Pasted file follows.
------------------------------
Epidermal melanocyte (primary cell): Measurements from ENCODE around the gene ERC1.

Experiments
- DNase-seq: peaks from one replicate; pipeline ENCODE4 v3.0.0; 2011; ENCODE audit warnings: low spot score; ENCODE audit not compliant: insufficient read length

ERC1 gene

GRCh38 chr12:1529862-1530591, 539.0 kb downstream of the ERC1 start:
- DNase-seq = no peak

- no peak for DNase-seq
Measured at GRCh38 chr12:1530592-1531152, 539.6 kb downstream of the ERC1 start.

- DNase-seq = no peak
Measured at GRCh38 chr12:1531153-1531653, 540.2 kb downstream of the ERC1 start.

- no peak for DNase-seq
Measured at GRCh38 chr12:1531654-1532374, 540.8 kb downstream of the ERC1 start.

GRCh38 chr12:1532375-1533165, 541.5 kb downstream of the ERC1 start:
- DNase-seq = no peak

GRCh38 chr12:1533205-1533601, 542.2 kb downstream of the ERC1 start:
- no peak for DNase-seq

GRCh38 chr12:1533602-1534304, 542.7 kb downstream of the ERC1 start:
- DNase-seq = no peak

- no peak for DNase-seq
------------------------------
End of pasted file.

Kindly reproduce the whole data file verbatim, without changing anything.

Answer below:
Epidermal melanocyte (primary cell): Measurements from ENCODE around the gene ERC1.

Experiments
- DNase-seq: peaks from one replicate; pipeline ENCODE4 v3.0.0; 2011; ENCODE audit warnings: low spot score; ENCODE audit not compliant: insufficient read length

ERC1 gene

GRCh38 chr12:1529862-1530591, 539.0 kb downstream of the ERC1 start:
- DNase-seq = no peak

- no peak for DNase-seq
Measured at GRCh38 chr12:1530592-1531152, 539.6 kb downstream of the ERC1 start.

- DNase-seq = no peak
Measured at GRCh38 chr12:1531153-1531653, 540.2 kb downstream of the ERC1 start.

- no peak for DNase-seq
Measured at GRCh38 chr12:1531654-1532374, 540.8 kb downstream of the ERC1 start.

GRCh38 chr12:1532375-1533165, 541.5 kb downstream of the ERC1 start:
- DNase-seq = no peak

GRCh38 chr12:1533205-1533601, 542.2 kb downstream of the ERC1 start:
- no peak for DNase-seq

GRCh38 chr12:1533602-1534304, 542.7 kb downstream of the ERC1 start:
- DNase-seq = no peak

- no peak for DNase-seq